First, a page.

The recent escalation of political tensions between Beijing and Canberra, which led to an unofficial ban on Australian coal entering China put in force in early November, has essentially meant that all vessels loaded with Australian coal approaching Chinese ports (some 65 currently), are now anchored off the Chinese coast, with some stranded there for months.

We would expect that this development will trigger a shift in cargo flows, with Australian shippers diverting their cargoes to other countries (mainly India and Vietnam), but realistically speaking, the Chinese ban could very well mean reduced production and less cargo transported from Down Under.

On the other hand, the prolonged delays off the Chinese ports ships loaded with Australian coal have been facing, could trigger tighter tonnage supply in the region, which could consequently push freight rates upward in the short term.

Furthermore, headlines that China recently inked a US$1.5 billion worth of thermal coal deal with Indonesia – or in other words about 200 million tonnes of Indonesian coal expected to reach the Asian behemoth within 2021 – is set to increase further the activity in the Indonesia-China route and has rekindled hopes for a rise in seaborne coal demand ahead of a heavy winter.

Low fleet growth and healthy demand to dominate 2021

While the highly uncertain Covid-19 circumstance requires us to tread carefully, there are indeed some bright signs one can find to carry us all into next year.

Despite the indeed heavy newbuilding deliveries of 2020 (the highest since 2016) and some expected to carry over to the first half of next year, the dry bulk orderbook remains historically low (in fact, the lowest since the millennium) and gives ground to a potential reversal in dynamics.

Given the small fleet growth projections for 2021 (a mere 2% of capacity increase), minimal growth in demand is required so that rates become positively affected. Moody’s foresees the dry bulk demand to grow by 3%-5% in 2021, which, if realised, will indeed signal a market recovery.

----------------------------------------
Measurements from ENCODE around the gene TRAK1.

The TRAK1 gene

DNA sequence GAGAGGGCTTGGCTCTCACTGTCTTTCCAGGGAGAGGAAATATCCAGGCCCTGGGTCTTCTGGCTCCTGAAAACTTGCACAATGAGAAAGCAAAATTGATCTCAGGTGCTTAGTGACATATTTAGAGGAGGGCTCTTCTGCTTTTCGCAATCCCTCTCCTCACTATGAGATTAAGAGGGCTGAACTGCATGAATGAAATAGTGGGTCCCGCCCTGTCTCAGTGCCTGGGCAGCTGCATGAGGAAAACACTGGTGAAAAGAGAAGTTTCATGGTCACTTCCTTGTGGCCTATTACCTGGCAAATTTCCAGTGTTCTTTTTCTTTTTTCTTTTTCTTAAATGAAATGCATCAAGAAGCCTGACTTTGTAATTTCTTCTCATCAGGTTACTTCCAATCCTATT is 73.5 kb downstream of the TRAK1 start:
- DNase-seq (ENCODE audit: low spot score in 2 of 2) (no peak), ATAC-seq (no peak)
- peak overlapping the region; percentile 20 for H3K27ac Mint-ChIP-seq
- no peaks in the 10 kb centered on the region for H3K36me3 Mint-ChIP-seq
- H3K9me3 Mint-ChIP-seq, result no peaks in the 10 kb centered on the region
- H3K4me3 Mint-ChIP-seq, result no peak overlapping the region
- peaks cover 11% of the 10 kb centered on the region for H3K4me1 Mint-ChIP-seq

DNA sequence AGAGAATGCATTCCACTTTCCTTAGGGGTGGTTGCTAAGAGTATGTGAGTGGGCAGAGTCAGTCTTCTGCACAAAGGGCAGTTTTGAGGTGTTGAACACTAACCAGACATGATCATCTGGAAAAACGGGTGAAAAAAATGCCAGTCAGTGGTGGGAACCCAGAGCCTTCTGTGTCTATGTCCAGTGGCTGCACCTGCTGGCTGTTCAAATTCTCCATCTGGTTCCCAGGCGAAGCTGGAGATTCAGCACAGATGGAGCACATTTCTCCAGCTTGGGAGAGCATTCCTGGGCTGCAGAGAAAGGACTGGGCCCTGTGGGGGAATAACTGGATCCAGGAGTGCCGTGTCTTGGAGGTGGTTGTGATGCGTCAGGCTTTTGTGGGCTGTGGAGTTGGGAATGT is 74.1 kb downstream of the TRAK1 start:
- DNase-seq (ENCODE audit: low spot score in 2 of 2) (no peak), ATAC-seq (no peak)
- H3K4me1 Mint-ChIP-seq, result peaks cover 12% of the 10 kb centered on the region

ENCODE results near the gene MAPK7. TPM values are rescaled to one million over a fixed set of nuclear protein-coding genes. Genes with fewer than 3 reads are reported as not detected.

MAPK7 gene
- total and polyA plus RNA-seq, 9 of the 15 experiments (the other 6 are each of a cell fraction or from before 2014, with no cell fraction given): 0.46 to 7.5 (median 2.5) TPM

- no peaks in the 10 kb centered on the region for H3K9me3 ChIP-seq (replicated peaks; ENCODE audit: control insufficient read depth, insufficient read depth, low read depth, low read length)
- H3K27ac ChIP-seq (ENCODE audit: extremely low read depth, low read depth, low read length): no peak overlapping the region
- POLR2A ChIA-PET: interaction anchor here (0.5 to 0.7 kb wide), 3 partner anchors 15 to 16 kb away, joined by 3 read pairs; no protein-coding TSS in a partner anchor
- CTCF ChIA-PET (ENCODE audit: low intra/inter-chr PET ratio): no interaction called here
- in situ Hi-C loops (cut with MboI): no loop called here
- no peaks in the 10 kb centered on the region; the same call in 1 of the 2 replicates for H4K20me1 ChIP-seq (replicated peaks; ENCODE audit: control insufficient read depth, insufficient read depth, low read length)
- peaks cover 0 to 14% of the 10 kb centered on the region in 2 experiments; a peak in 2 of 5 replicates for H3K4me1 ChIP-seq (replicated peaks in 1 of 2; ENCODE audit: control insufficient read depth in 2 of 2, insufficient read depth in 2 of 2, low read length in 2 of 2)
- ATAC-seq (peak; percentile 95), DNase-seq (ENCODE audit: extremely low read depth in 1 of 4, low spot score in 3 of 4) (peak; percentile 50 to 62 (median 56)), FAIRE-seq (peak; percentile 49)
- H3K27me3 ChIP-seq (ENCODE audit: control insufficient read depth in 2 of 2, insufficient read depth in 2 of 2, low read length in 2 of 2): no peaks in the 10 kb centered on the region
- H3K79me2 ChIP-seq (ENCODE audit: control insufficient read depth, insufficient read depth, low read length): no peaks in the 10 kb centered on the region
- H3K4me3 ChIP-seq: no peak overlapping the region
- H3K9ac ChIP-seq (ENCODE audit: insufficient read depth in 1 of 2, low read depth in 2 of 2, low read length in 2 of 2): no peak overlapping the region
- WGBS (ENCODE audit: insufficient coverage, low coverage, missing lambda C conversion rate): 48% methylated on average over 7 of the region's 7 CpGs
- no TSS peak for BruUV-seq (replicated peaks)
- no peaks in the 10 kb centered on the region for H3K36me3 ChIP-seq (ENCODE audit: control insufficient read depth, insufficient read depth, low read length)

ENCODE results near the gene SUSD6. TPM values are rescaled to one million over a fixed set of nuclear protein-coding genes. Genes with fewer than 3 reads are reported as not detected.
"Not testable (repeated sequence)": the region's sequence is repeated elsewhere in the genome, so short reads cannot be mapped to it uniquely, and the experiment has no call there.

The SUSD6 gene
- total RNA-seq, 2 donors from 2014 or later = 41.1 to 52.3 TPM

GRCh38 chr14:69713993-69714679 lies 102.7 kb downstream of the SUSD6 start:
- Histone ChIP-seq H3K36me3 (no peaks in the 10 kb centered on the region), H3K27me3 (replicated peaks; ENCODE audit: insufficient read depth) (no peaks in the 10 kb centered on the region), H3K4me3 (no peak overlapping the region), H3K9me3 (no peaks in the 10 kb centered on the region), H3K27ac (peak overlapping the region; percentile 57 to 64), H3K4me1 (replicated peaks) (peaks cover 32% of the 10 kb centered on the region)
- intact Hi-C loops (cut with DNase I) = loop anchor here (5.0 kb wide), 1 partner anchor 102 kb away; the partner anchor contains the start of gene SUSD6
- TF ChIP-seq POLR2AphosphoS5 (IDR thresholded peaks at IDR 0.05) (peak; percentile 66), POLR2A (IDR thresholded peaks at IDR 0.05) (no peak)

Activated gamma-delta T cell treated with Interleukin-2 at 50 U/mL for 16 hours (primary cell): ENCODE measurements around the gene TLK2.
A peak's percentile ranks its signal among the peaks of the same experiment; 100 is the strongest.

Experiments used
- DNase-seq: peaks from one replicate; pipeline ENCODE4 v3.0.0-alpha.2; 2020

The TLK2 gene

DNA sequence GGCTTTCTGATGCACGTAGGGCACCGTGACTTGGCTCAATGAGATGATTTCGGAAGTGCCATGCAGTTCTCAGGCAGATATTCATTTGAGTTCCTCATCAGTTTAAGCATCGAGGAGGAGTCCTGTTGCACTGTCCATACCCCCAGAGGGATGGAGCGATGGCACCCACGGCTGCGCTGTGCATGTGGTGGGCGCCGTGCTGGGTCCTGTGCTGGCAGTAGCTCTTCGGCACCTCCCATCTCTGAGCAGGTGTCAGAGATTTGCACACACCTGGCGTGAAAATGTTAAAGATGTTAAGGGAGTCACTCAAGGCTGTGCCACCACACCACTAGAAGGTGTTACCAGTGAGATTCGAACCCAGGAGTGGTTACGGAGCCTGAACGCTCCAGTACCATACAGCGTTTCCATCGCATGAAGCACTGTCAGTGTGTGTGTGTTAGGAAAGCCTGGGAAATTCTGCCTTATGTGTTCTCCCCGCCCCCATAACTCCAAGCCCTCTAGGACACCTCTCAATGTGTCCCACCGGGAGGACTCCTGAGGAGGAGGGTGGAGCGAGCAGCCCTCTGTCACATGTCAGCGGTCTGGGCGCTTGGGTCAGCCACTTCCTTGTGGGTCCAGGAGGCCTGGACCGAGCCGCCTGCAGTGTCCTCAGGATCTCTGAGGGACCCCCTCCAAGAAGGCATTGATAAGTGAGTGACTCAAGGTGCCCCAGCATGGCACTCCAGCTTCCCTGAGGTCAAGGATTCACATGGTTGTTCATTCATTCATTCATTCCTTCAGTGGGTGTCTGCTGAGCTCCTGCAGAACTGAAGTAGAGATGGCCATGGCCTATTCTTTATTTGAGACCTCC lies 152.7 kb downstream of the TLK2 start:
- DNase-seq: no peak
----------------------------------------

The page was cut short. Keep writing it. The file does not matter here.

Assuming China’s post-covid economic rebound maintains its fast pace and since the seaborne dry bulk market is indeed greatly China-centric, demand for the key dry commodities will likely keep up.

Brazilian miner Vale has put forward plans to up its iron ore production to satisfy China’s insatiable demand for the alloy and if so happens, the increase in tonne-mile demand could prompt better rates for the larger carriers.

On top of that, the country’s increasing grain needs for its feed industry remain a main driver for the Panamax freight rates.

Brazil is expected to achieve a record grain output in the 2020/21 harvest season, despite the delays in planting the new crop, and forecasts its soy exports next year to reach 85 million tonnes (up 2.8% y/y).

Coal, however, turns out to be a more complicated subject; since China has for the moment turned away from Australia, the country is seeking alternative suppliers, mainly in Indonesia and Mongolia. With cargo transportation from the latter being facilitated through land, the new coal landscape could have a negative impact on seaborne volumes in the long run.

The shorter term picture is, however, somewhat different with Mongolian cargo flow to have been disrupted due to a surge in Covid-19 cases in the country and it is apparent that Indonesia, with the new coal pact with China, is attempting to increase its share of Chinese imports and likely to boost the seaborne coal volumes in the coming months.

Further, we could see a scenario where China would attempt to fill the coal vacuum by sourcing the dry fuel from regions further away, like the US and Canada, thus increasing the tonne-mile demand.

A global health crisis, spats among key trading partners, political tensions awaiting direction, supply disruptions, all create a tumultuous environment which may, however, generate opportunities going forward.
Source: EastGate Shipping